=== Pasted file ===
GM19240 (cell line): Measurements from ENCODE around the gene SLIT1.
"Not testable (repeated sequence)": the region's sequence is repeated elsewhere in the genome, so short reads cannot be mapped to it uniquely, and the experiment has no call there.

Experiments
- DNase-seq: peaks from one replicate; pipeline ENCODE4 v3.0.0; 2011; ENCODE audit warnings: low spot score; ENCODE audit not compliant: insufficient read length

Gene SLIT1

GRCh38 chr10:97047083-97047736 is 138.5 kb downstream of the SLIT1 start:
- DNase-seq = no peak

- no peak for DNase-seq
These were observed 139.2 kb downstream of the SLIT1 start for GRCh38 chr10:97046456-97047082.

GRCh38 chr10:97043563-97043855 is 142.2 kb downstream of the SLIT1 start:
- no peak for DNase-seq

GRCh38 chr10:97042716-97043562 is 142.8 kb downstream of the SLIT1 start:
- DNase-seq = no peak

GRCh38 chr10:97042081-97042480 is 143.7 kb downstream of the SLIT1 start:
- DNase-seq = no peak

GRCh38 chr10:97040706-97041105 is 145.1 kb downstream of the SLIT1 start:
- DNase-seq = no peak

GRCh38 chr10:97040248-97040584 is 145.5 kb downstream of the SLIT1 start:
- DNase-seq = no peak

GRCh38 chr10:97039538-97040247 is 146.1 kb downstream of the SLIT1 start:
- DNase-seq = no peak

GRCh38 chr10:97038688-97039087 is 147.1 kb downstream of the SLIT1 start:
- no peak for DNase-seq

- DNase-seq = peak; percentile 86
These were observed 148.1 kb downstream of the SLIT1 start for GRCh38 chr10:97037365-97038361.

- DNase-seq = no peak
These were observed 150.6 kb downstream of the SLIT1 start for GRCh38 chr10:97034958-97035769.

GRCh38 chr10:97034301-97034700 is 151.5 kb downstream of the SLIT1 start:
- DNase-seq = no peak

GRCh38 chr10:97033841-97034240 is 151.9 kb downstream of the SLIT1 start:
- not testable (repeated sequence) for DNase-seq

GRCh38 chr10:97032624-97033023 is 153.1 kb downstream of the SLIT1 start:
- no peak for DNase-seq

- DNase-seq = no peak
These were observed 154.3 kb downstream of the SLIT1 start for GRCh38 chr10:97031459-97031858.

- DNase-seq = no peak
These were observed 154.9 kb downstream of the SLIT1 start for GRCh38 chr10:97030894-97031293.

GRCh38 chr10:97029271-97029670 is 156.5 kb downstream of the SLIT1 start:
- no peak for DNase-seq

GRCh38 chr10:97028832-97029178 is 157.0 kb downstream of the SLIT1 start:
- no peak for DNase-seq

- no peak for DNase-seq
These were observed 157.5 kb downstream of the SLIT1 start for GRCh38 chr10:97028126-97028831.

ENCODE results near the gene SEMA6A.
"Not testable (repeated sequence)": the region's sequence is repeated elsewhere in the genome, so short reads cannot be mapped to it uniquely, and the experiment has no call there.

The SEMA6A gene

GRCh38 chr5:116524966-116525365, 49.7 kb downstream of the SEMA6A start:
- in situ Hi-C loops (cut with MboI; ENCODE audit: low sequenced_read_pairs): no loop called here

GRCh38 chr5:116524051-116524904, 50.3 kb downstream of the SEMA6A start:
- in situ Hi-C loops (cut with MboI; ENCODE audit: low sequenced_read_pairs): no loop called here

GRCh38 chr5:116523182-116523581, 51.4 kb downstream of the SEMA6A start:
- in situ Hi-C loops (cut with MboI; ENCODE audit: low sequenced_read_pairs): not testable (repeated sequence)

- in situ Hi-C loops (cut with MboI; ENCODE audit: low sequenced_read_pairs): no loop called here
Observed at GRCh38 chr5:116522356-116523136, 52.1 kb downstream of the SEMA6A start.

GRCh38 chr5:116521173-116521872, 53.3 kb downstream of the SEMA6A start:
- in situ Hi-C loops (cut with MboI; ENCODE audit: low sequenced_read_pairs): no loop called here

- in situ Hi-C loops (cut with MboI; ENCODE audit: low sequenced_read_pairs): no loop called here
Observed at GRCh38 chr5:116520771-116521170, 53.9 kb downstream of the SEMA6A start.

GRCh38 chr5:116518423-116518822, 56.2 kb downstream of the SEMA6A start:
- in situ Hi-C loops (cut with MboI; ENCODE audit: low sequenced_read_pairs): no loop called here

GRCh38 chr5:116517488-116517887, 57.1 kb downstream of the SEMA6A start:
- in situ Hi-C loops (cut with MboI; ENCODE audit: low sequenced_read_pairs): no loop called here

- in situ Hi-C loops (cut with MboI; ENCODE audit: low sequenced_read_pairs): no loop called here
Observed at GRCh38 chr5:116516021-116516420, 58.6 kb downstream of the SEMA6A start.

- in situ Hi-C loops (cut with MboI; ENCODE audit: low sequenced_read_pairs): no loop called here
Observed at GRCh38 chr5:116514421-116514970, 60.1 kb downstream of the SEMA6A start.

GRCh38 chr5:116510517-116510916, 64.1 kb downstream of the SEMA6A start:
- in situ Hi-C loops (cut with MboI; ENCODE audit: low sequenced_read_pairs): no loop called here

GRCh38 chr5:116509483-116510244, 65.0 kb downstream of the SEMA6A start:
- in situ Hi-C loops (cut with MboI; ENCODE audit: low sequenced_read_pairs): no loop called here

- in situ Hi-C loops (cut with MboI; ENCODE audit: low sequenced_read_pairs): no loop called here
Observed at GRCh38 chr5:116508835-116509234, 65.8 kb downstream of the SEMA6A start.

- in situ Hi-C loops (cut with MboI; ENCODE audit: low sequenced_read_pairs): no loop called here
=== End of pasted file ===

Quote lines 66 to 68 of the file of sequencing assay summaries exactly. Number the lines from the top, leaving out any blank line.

Observed at GRCh38 chr5:116514421-116514970, 60.1 kb downstream of the SEMA6A start.

GRCh38 chr5:116510517-116510916, 64.1 kb downstream of the SEMA6A start:
- in situ Hi-C loops (cut with MboI; ENCODE audit: low sequenced_read_pairs): no loop called here